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Podcast: How Native Americans became a vaccine success story

A nurse carries coolers
Kathleen Adams, head public-health nurse at the Fort Belknap reservation in Montana, carries coolers to her car on her way to vaccinate a community member.
(Richard Read / Los Angeles Times)

Fewer ethnic groups in the U.S. have been harder hit by COVID-19 than Native Americans. It’s killed them at more than twice the rate of whites. The pandemic has exacerbated longstanding health inequities, and a deep-rooted distrust in the federal government made tribal leaders fearful that members would reject the government-endorsed vaccines.

But the opposite happened. Native Americans now have the highest vaccination rates of any major racial or ethnic group in the United States. L.A. Times Seattle bureau chief Richard Read and Navajo Nation President Jonathan Nez explain why.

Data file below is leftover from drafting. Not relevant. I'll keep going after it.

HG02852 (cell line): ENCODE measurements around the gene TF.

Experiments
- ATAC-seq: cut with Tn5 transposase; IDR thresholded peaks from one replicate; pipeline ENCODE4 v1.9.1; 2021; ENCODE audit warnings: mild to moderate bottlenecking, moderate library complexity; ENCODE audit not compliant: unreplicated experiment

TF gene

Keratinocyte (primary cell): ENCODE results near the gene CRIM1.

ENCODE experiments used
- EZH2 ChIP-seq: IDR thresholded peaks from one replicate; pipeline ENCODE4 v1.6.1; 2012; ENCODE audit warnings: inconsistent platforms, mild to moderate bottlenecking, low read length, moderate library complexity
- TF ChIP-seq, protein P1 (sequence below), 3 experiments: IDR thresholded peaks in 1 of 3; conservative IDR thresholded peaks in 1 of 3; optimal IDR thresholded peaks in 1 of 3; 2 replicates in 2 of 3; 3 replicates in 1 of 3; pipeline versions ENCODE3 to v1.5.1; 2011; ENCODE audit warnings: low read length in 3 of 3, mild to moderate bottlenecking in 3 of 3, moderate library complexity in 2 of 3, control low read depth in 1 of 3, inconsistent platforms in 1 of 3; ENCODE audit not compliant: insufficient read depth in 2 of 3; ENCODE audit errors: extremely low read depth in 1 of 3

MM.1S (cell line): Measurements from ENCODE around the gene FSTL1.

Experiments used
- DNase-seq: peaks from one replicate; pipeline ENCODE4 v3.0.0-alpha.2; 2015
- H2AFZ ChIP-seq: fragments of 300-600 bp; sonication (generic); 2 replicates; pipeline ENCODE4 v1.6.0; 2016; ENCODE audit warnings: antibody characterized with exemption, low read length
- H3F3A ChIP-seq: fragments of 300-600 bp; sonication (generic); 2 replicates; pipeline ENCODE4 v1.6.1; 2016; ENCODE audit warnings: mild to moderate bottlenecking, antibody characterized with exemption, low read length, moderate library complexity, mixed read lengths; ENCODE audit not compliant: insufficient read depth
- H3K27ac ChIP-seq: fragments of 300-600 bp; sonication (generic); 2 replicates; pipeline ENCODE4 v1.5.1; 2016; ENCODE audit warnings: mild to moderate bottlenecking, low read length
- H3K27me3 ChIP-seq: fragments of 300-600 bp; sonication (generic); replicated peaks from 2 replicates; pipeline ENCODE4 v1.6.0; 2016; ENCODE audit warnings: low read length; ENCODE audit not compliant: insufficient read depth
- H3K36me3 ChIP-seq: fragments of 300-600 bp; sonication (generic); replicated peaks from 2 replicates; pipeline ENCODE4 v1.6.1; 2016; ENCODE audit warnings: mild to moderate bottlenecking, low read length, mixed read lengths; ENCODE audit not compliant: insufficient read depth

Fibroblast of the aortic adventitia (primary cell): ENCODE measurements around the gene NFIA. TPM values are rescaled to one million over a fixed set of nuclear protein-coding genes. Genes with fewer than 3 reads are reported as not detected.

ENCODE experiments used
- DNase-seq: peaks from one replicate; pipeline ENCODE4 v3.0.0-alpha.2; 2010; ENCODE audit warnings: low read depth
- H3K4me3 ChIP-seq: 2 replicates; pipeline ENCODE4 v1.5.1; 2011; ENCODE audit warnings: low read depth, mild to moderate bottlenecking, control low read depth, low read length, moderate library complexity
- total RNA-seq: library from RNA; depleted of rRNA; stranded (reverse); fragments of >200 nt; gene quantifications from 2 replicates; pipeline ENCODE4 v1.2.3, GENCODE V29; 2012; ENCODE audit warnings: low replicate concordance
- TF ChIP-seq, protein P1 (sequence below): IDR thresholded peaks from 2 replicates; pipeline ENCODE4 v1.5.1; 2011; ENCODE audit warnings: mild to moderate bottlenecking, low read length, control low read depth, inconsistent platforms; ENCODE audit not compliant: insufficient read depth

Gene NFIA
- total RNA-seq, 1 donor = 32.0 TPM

Host: Gustavo Arellano

Guests: L.A. Times Seattle bureau chief Richard Read and Navajo Nation President Jonathan Nez

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More reading:

Despite obstacles, Native Americans have the nation’s highest COVID-19 vaccination rate

COVID-19 is crushing Native American reservations. But distrust of the government makes vaccines a hard sell

They know the sick. On Navajo Nation, contact tracers work to control coronavirus on vast lands

About The Times

“The Times” is made by columnist Gustavo Arellano, senior producer Denise Guerra and producers Shannon Lin, Marina Peña and Melissa Kaplan. Our engineer is Mario Diaz. Our editors are Lauren Raab and Shani O. Hilton. Our theme song was composed by Andrew Eapen.

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